If this were animation, one could, at this point, almost see Popeye morph into the form of Reggie White, Bruce Smith, or Laurence Taylor as he streaks back across the field, tackles the giant ball carrier, and strips him of the ball! He runs off, with both teams in hot pursuit!

Cornered and trapped, Popeye tosses the ball to Blozo who takes off on an epic run more reminiscent of Barry Sanders than a bearded aging monarch! Unfortunately, Blozo makes for what he believes is the safety of his castle - which is destroyed as both teams pile atop it in quest of the football!

Much later, amid the rubble, Blozo comes to - and is informed by Popeye that his "royal rush" took him across the eastern goal line, winning the game for the Leviathans. So grateful were they that, before departing, informed Popeye of their intent to "...play all their games here next season!". Blozo indulges himself in a classic comic strip faint
(Plop!) as we fade out!

Ah, if only a fraction of Popeye's cartoons were as much fun as this story, which (for all we know) could have originated by something as simple as a friend asking Bud Sagendorf : "Hey, what time is the Giants game on?!". Alas, they could have been with someone as imaginative as Sagendorf at the helm.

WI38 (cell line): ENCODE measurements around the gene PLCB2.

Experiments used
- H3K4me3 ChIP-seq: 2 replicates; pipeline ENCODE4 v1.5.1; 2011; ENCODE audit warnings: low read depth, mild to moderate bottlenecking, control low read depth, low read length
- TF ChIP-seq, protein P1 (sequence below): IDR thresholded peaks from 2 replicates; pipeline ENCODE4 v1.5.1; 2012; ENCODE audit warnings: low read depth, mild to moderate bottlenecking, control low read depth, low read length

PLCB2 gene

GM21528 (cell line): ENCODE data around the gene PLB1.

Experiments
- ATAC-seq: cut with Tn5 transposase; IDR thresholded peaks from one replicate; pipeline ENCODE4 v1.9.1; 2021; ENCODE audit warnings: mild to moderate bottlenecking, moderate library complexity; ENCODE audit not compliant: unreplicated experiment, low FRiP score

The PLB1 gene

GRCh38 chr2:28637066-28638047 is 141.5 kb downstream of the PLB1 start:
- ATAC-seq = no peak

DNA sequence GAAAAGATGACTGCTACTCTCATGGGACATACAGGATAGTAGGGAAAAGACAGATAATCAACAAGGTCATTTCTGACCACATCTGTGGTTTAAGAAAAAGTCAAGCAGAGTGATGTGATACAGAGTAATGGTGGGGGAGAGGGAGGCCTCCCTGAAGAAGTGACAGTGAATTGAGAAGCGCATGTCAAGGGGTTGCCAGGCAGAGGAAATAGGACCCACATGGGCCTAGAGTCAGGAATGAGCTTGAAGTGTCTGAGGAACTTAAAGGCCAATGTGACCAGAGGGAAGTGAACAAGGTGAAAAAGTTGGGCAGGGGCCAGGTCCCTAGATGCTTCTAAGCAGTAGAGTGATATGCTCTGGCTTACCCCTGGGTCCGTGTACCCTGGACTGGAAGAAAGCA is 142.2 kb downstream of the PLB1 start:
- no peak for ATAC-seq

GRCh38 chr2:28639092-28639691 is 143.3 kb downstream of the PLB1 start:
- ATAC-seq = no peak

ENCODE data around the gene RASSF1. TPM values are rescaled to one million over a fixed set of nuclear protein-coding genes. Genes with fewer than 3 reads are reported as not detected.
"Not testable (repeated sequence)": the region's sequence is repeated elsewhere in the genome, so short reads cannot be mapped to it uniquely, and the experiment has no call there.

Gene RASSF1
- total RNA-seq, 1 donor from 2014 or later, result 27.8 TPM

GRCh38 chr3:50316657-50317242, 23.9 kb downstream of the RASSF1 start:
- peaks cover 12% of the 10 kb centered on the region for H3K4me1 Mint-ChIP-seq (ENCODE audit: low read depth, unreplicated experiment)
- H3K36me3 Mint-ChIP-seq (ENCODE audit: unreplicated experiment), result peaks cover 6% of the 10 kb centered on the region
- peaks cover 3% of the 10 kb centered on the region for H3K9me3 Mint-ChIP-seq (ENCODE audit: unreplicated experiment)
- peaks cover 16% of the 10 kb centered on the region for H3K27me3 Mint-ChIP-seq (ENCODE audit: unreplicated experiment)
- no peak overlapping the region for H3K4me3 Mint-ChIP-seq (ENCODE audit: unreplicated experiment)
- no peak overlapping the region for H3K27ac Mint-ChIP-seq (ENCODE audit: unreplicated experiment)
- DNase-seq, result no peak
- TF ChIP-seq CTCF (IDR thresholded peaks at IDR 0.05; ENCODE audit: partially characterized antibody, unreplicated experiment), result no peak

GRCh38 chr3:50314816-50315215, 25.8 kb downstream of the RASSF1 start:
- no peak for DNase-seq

Sagendorf, who wrote and drew the Popeye comic books from the 1940s through 1967 and did the same for the Popeye newspaper strip for even longer is sometimes overlooked in the rush to heap praise on Popeye's creator E.C. Segar. Both were master cartoonists well worthy of a place in comics history.

2 comments:

St00pidjunk said...

Great article mate! Never knew Popeye fought giants outside the cartoons. And yeah, Famous Studious was really unvaried in terms of plots.

Joe Torcivia said...

Thanks for the kind words! That was a favorite comic of mine, ever since I read it brand-new as a kid! Obviously, I still love it today!

IDW is reprinting those POPEYE comics by Bud Sagendorf in chronological order, so it may a long time before they reach 1963, but they’re way worth it… especially if you don’t have the originals.

And, repetitive or not, I still wish those Famous / Paramount Popeye cartoons would be released in an authorized (non-bootleg) DVD collection.